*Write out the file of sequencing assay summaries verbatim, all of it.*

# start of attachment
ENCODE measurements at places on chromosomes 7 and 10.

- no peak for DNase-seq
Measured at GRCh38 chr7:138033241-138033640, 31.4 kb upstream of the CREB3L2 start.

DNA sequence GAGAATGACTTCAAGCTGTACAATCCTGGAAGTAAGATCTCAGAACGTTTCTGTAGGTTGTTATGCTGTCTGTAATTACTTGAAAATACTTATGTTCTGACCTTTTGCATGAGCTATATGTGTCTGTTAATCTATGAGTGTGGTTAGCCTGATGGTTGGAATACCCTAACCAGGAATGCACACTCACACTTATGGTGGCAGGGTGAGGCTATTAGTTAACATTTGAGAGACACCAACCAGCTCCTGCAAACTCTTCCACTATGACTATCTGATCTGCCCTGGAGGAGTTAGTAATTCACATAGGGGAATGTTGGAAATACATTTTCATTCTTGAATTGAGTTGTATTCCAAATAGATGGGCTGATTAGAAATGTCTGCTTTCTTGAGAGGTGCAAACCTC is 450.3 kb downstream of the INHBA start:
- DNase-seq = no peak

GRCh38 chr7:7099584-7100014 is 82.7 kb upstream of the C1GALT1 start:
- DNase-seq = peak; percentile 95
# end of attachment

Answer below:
ENCODE measurements at places on chromosomes 7 and 10.

- no peak for DNase-seq
Measured at GRCh38 chr7:138033241-138033640, 31.4 kb upstream of the CREB3L2 start.

DNA sequence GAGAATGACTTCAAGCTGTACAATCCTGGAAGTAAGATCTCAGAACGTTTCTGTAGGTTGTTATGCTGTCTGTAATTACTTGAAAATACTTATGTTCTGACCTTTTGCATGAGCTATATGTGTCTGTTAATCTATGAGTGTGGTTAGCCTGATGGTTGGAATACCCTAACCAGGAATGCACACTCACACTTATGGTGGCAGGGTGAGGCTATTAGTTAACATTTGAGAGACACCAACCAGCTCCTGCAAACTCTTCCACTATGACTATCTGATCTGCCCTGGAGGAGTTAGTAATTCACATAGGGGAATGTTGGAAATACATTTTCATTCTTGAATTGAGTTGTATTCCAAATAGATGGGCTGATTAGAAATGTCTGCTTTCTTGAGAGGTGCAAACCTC is 450.3 kb downstream of the INHBA start:
- DNase-seq = no peak

GRCh38 chr7:7099584-7100014 is 82.7 kb upstream of the C1GALT1 start:
- DNase-seq = peak; percentile 95